The devastating impact of COVID-19 on the hospitality industry as a whole is reflected in data from the data analytics company STR. In April, the company reported a 117% drop in hotel operating profits compared to last year. The same month, the Bureau of Labor Statistics put the hospitality and leisure job losses at 7.7 million.
The pandemic hit Black-owned inns and hotels hard in March and continued to do so through May and June. Black innkeepers not only saw cancellations of all their reservations, but also for room deposits.
With some slowly reopening their doors, technology-savvy innkeepers are keeping patrons informed by posting comprehensive information about COVID-19 procedures on their websites. Cuisine Noir reached out to property owners of Akwaaba Bed & Breakfast Inns, Ye Olde Manor House and several others about the status of their operations and here’s what they had to share.
The picturesque mountain views, clear lakes and nature walks in the Poconos of Pennsylvania appeal to people thrilled to escape the confines of stay-at-home orders. The luxurious rooms at the opulent, Black-owned Mansion at Noble Lane are almost fully booked. That is a comfort to Monique Greenwood and her guests. “We sit on 23 acres of land, so there is plenty of space for social distancing. We have lots of outdoor seating spaces. We’re serving breakfast out on the porch and out on the veranda, and folks are feeling really good about that,” says the CEO of Akwaaba Bed & Breakfast Inns.
Greenwood, who calls herself the chief enjoyment officer, owns four other inns with her husband, Glenn Pogue. The coronavirus pandemic interrupted what they thought would be their best year ever for bookings. The couple owns B&Bs in the Pocono Mountains; Philadelphia, Pa.; Cape May, N.J.; Brooklyn, N.Y.; and Washington, D.C. “We were in the process of preparing to celebrate our 25th anniversary in business. Everything just came to a complete halt,” Greenwood says. “We are now faced with behaving like a start-up instead of a quarter-of-a-century-year-old business.”
In addition, she shares, “We had already collected a lot of deposits on reservations for March, April, May and June that we then had to refund. So, we had this rush on cash outlay that was very difficult at a time when no new money was coming in,” says Greenwood.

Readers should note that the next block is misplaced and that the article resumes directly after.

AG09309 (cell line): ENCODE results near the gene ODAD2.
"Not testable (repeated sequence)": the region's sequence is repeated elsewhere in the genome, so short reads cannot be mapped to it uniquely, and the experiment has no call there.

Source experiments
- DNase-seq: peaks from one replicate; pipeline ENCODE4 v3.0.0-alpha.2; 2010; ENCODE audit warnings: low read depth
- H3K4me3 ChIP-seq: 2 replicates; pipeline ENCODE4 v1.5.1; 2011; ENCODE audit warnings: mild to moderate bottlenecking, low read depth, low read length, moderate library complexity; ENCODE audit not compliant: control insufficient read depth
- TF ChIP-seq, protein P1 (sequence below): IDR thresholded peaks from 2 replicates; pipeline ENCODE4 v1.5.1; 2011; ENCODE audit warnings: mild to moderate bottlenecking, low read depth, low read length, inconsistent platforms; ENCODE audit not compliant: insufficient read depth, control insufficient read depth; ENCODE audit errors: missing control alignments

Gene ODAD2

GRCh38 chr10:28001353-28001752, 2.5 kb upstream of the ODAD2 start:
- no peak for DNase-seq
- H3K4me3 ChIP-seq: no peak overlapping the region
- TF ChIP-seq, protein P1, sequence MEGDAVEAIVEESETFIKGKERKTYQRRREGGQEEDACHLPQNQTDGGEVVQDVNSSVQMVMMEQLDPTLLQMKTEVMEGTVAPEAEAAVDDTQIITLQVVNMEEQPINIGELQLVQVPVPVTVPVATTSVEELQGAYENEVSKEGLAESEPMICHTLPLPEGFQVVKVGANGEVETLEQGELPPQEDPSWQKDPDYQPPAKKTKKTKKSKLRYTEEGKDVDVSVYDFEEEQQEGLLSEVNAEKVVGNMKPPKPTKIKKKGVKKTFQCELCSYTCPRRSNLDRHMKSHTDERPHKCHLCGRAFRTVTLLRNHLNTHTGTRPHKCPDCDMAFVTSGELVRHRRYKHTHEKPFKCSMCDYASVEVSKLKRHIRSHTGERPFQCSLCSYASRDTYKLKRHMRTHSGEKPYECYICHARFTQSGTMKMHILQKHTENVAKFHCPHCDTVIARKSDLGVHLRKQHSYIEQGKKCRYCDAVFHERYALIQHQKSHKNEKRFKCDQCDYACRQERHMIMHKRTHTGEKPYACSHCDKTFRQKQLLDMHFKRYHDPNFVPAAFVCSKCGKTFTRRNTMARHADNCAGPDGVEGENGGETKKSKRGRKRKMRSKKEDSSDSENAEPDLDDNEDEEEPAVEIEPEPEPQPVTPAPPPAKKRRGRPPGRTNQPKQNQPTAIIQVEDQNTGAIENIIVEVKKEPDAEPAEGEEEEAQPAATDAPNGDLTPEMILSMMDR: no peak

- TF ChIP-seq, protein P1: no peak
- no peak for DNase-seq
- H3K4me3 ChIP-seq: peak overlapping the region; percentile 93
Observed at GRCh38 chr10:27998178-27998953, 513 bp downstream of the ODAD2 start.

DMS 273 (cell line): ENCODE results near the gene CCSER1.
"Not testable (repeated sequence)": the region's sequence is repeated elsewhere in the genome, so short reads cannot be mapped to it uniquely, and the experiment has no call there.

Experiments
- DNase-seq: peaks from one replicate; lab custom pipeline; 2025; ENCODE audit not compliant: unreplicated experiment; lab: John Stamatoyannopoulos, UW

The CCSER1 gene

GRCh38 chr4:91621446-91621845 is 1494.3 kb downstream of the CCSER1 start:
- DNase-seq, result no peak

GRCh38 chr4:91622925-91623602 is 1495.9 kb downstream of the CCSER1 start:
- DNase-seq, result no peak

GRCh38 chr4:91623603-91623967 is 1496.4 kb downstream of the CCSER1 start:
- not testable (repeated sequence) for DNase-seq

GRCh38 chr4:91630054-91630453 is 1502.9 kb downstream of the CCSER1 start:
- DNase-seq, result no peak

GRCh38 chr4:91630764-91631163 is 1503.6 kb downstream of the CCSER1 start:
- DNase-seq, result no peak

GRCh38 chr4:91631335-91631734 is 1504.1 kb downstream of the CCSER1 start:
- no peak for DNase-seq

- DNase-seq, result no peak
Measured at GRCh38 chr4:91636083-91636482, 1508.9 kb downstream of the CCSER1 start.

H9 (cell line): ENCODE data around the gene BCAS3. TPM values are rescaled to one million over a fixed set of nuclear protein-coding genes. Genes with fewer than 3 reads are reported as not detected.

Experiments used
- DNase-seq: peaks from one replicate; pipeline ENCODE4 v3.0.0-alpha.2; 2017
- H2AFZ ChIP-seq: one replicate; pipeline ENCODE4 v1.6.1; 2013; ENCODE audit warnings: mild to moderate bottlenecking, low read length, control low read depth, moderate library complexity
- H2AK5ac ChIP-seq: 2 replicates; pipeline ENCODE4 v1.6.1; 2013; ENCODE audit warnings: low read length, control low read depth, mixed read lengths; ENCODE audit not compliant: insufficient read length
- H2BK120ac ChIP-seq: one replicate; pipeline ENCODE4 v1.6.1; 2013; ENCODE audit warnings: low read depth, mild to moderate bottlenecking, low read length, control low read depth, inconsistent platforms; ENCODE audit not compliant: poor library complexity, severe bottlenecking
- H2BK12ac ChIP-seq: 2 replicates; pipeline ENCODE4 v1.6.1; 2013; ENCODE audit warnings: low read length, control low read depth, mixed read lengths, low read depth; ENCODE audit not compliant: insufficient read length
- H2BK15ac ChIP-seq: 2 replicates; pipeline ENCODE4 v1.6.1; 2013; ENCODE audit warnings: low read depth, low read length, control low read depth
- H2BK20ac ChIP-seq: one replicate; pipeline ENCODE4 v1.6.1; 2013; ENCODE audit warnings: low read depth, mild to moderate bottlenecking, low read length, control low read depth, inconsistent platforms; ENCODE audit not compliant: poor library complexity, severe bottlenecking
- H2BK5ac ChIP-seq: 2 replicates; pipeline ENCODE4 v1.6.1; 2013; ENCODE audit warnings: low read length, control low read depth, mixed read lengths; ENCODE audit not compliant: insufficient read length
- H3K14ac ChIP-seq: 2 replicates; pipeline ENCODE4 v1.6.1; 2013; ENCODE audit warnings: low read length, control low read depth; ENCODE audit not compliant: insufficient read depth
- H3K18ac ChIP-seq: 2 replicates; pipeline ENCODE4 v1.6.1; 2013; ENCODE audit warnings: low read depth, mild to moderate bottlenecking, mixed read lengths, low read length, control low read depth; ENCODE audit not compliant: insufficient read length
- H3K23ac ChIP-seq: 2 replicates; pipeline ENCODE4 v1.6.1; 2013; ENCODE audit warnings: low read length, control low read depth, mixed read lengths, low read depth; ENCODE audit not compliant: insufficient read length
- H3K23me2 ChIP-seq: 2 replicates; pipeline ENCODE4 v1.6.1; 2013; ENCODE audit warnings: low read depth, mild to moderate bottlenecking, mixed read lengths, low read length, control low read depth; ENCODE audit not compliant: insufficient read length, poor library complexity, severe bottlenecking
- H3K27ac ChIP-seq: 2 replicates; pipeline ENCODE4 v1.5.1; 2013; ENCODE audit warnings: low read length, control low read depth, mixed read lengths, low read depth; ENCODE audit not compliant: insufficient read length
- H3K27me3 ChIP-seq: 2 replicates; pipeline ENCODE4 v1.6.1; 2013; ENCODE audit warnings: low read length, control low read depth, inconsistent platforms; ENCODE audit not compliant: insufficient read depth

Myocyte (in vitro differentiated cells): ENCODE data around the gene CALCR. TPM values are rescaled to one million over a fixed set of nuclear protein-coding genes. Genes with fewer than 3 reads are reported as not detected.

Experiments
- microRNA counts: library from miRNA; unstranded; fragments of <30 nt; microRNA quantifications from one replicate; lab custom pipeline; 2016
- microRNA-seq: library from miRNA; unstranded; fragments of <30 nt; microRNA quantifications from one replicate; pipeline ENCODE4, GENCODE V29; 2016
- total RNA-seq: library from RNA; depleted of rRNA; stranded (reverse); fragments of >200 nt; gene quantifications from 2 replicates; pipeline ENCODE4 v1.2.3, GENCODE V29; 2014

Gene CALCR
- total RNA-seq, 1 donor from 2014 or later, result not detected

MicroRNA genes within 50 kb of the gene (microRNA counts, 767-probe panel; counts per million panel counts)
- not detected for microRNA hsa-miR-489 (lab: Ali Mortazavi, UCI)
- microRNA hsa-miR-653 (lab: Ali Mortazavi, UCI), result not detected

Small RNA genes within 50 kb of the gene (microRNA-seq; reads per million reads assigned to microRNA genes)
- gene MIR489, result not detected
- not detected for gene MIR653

The CEO of Akwaaba had to furlough most of her staff to deal with the financial challenges of shutting down five inns. She also asked guests to accept credit for a future stay and about a quarter of Greenwood’s guests agreed. “It really touched my heart that anybody who could do that did. Others did not accept for very valid reasons. Even though they felt our pain, they had their own.”
The owners of Ye Olde Manor House in Elkhorn, Wis., experienced the same pain of having to turn guests away and refund deposits for stays at the serene bed and breakfast on three landscaped acres. Innkeeper Karen Fulbright-Anderson and her husband, John Anderson, closed around March 10, even before the state-mandated shutdowns. “We shut down a little bit earlier because we were quite concerned about the pandemic numbers. We’re both over 60 and therefore in a higher risk group, so we didn’t want to take any chances,” Fulbright-Anderson says.
The Andersons have no plans to reopen anytime this year. The loss of reservations for summer vacations, weddings and special events cost them thousands of dollars. The cancellation of rooms for a group planning to attend the Democratic convention took $10,000 out of their pockets alone. Fulbright-Anderson feels the situation is too unstable to open for guests without a mandatory state requirement for masks. Many Wisconsin residents and visitors choose not to wear them. “Once we’re in a position where we feel safe enough to reopen, we’ll have a new set of guidelines for what we will expect from our guests, and get people to sign off on that before they come. We’ll also let them know what we will be doing here to keep them safe.”
Her husband agrees. “We’ll see what happens. We just have to hang in there and hope they come up with a vaccine or effective treatment, and that will take care of this virus,” John Anderson says.
The innkeepers would like to have more definitive information about the procedures necessary to protect themselves and their guests. For instance, they want to know whether the ultraviolet light on the HVAC system at Ye Old Manor House will kill the coronavirus. They hope to have answers in time to start accepting reservations for 2021 in the fall or winter of thisyear. People are still calling for accommodations, and the couple is thankful for the support. “We have some regulars. We know they want to come back, and we know there are a lot of people that just want to come here. We’ll hang in there. We’ll make it work,” Anderson says.